When you host a meeting, it’s critically important to have the right people in the room. Seems obvious, right? But how exactly do you determine who those people should be? How do you tell someone they shouldn’t be there? How do you change participants over the course of recurring meetings? In this post, we’ll explore how to ensure you have the right people in your meeting.
First of all, you should carefully consider each person you want to invite to the meeting. Rushing through “all the obvious ones” may mean you overlook a usual character despite them not being relevant to the meeting at hand.
As an example, consider your design team. You’re having a meeting to discuss typography on the company’s blog, and you default to adding everyone on the design team to the meeting, maybe it’s a dozen people. At a closer glance, you realize you could skip inviting the 3 designers who work on the mobile app plus your illustrator. Their skills are certainly relevant, they have all studied typography and use it day to day, but so has your entire design team. They’re on the “fringe” for the meeting, and maybe they’d even be happier to just keep working instead of sitting in the back at your meeting.
Next, when you’re looking at additional “unusual” attendees who are not part of the usual circle, think about why that person is relevant in the context of the task at hand. Often, managers fit in this category. It’s their team, shouldn’t they be around for the discussion? It may be just as well to have the discussion without the manager if they won’t have significant input into the discussion. You can simply shoot them an email afterward with the results if they just want to “follow along” on your progress. Or maybe they’ll just see it in the presentation to the whole team, or via your team’s project management workflow.
“Two heads are better than one”, but are 20 better than 10? At Google, there’s a 10 person limit to all meetings, and I think that makes a lot of sense. If the average human mind can hold 5-9 items in short term memory, 10 seems like a good limit. After all, you have to keep the thoughts, emotions, facial expressions and body language of each participant in your mind when you are speaking or listening, in addition to the actual words! A two person conversation is effortless to have (well, with most people :) ) but the more you add the more difficult it becomes to effectively communicate.
When it comes to meetings, less is more.
Don’t be shy to just ask people ahead of time. Phrasing is of course very important here. Asking “would you like to be involved in our typography selection for the blog” is really different from “you’re coming to the typography meeting, right?” and “you didn’t want to go to that meeting, did you?”. Do your best not to weight the question, and you can also ask in a more objective-oriented way, like “do you have any thoughts about what the typography for our blog should be like?” If they gush with enthusiasm, they’d probably be a great addition to the discussion. If they respond with “uhhhhhhhhh serif?” then just let them get to work!
After the meeting, follow up with people, especially the ones who may not have contributed much. Just a quick “hey, were you interested in the discussion today? Because you can skip this meeting, it’s totally OK!”. Even if you don’t anticipate having exactly the same meeting again, it will help guide your understand of that person’s interests. If it’s a recurring meeting, it’s definitely worth asking everyone from time to time. If there’s someone who regularly doesn’t participate you might need to take a stronger step in understanding why. Sometimes, they may be really interested in the subject but not contributing for another reason. Perhaps they’re introverted or have some imposter syndrome. Maybe they feel like the team is so far off the mark it’s hopeless to bring them around. These are all really good points of feedback.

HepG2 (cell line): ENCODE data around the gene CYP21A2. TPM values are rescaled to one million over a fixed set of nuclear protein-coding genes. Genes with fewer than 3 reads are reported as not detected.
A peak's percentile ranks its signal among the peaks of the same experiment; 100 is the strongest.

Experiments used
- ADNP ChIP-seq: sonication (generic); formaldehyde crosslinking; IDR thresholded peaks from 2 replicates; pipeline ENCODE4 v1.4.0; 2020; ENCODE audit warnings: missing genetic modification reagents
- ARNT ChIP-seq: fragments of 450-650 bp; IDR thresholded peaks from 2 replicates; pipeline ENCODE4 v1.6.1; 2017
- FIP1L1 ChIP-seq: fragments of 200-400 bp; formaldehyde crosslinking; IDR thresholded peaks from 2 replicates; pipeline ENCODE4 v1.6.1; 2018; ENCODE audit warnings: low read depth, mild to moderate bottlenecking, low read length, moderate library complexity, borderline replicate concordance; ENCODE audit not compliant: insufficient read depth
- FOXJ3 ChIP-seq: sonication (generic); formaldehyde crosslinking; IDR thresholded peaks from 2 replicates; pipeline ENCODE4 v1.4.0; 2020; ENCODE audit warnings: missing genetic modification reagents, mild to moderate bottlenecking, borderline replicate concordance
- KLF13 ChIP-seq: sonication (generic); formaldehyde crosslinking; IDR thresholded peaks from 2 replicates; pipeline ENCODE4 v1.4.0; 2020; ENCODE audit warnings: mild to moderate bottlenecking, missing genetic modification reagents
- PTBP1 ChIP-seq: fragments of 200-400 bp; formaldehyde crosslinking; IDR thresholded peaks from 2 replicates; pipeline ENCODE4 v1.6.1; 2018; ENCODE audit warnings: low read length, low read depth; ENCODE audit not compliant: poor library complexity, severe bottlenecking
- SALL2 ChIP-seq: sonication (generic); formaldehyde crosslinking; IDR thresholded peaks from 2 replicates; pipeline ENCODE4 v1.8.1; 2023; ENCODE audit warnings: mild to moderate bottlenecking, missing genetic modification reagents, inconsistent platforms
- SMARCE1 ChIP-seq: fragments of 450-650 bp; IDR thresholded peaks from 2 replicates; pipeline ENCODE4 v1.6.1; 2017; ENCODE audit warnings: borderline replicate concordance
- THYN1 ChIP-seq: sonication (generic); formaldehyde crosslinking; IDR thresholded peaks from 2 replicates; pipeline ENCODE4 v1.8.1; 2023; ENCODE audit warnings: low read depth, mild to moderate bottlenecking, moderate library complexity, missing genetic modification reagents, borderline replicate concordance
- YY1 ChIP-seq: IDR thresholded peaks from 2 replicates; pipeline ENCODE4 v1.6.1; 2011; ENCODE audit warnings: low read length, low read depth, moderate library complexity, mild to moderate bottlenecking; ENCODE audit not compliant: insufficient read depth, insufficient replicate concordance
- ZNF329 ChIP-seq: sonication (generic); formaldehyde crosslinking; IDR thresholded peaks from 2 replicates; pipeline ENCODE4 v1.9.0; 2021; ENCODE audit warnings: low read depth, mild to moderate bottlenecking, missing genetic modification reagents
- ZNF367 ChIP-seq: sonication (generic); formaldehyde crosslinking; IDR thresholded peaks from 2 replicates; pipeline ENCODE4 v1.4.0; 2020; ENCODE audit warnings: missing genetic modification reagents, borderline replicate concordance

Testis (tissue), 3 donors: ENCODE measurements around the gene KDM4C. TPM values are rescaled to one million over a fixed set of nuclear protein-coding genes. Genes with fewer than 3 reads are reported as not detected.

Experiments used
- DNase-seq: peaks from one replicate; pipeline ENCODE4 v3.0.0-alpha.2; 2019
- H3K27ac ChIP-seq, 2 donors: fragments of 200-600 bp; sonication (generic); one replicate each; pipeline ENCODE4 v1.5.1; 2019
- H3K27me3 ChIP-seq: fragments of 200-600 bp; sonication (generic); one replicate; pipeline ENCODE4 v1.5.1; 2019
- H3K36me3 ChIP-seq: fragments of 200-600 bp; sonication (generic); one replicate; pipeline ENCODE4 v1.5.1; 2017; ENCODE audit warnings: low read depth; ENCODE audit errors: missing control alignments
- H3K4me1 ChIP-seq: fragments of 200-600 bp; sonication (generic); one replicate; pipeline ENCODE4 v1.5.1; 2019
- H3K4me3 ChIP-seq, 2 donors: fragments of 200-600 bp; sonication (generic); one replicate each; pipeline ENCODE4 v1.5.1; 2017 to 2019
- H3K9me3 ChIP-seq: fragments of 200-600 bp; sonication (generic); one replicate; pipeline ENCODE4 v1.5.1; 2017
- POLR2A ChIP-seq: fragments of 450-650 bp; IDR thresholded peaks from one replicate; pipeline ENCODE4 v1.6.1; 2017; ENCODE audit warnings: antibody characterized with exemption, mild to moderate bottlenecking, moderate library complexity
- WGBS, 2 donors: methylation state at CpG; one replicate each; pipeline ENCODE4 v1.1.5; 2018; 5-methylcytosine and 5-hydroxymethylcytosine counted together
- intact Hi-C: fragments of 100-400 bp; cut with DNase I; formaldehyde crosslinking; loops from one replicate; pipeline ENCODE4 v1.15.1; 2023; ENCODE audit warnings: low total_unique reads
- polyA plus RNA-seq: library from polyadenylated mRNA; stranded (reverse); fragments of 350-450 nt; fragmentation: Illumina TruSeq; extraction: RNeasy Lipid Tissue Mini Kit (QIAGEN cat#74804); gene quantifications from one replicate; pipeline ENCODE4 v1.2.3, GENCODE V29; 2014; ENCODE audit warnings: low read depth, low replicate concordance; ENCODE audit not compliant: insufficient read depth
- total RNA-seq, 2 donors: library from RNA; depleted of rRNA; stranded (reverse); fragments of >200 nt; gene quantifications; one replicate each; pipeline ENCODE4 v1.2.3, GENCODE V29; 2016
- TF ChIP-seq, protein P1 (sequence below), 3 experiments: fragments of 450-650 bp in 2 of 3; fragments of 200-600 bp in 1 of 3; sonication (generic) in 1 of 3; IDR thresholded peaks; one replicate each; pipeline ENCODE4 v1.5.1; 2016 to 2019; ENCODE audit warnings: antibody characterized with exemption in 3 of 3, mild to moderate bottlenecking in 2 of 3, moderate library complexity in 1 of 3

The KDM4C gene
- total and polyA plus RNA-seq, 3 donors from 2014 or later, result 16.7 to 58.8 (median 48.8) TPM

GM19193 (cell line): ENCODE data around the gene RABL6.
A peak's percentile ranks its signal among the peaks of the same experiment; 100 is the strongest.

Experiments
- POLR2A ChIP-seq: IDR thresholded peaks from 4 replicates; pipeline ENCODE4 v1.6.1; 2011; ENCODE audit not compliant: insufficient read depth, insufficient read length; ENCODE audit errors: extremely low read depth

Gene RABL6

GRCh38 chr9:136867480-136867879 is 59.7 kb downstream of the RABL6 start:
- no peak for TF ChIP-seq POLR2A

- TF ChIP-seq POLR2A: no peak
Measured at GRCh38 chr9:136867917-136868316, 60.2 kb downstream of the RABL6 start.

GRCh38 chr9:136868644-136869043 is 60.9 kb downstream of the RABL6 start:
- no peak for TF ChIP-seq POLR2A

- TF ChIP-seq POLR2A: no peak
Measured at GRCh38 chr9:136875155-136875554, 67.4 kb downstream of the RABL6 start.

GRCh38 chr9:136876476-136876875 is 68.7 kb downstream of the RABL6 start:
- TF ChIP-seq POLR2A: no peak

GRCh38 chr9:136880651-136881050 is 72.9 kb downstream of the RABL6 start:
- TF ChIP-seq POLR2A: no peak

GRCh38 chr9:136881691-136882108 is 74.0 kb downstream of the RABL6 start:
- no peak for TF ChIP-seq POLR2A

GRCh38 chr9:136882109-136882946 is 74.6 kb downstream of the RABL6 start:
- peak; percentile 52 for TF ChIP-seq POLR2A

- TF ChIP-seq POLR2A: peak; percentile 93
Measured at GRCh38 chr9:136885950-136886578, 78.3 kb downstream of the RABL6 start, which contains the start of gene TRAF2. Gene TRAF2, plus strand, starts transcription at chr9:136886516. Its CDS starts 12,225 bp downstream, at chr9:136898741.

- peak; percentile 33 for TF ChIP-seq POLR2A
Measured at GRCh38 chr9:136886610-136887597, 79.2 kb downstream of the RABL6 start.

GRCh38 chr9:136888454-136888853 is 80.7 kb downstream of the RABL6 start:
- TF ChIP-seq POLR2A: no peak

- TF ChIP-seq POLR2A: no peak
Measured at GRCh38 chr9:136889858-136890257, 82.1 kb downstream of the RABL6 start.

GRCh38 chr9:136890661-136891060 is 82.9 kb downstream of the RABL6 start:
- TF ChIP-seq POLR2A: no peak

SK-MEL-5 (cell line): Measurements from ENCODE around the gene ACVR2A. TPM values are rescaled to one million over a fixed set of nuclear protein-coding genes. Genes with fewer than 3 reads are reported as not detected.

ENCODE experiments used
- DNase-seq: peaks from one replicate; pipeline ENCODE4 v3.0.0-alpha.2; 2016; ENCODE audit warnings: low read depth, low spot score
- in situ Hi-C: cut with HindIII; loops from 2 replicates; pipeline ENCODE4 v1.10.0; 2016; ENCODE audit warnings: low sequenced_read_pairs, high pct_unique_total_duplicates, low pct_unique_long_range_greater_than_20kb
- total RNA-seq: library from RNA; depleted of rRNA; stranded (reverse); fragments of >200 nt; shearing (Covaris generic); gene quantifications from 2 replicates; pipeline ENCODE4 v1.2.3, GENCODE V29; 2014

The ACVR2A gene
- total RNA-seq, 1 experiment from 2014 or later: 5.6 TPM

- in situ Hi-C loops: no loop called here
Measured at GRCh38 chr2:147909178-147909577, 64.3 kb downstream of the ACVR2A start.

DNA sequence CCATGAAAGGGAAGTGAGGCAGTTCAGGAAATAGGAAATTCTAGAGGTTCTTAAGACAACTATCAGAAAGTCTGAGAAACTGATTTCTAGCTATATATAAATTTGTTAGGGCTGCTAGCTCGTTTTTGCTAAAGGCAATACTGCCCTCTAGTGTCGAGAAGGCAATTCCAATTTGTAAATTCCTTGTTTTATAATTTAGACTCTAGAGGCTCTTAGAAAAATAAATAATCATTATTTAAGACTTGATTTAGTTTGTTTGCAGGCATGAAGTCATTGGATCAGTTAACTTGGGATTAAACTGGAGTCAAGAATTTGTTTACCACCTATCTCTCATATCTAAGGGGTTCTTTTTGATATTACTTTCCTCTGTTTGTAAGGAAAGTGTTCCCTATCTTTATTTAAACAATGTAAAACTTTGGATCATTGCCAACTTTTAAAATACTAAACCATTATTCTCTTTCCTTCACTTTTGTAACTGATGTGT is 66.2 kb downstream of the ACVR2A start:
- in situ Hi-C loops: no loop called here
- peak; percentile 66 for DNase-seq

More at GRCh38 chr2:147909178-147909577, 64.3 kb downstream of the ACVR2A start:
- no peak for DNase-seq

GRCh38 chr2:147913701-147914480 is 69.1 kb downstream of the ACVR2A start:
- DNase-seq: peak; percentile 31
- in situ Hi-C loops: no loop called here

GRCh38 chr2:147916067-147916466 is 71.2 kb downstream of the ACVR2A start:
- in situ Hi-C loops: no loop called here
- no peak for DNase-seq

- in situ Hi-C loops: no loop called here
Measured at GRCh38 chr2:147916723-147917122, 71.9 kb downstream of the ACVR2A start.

Put it into practice
Here’s a quick way to test a couple of these things out first, before you make any waves:
- Make a paper list of each attendee before the meeting. Put a * next to their name if you thing they’re going to contribute strongly to the conversation
- During the meeting, each time someone speaks for at least a full sentence, but a tally mark by their name
- At the end of the meeting, compare tallies with *s.
A * with few tallies is someone you thought was critical, but didn’t contribute much. Was your assessment incorrect? Or was their contribution surpressed by team dynamics?
Someone without a star and a lot of tallies was a surprise to you. Keep them in mind for future meetings.
A * and tallies was an expected core contributer. Give them a crisp high five for participation points!
No star and no tallies? They should not have been invited (although they could also be quite shy, we’ll talk about introverts and meetings in a future part of this series).
You can now take that information to hone your invitation skills for the future to help keep your meetings smaller, smoother, and sm-awesomer (tm). And don’t be afraid to ask before you stop inviting someone to a meeting. It’s the polite thing to do, and you never know, it could ignite their creative spirit!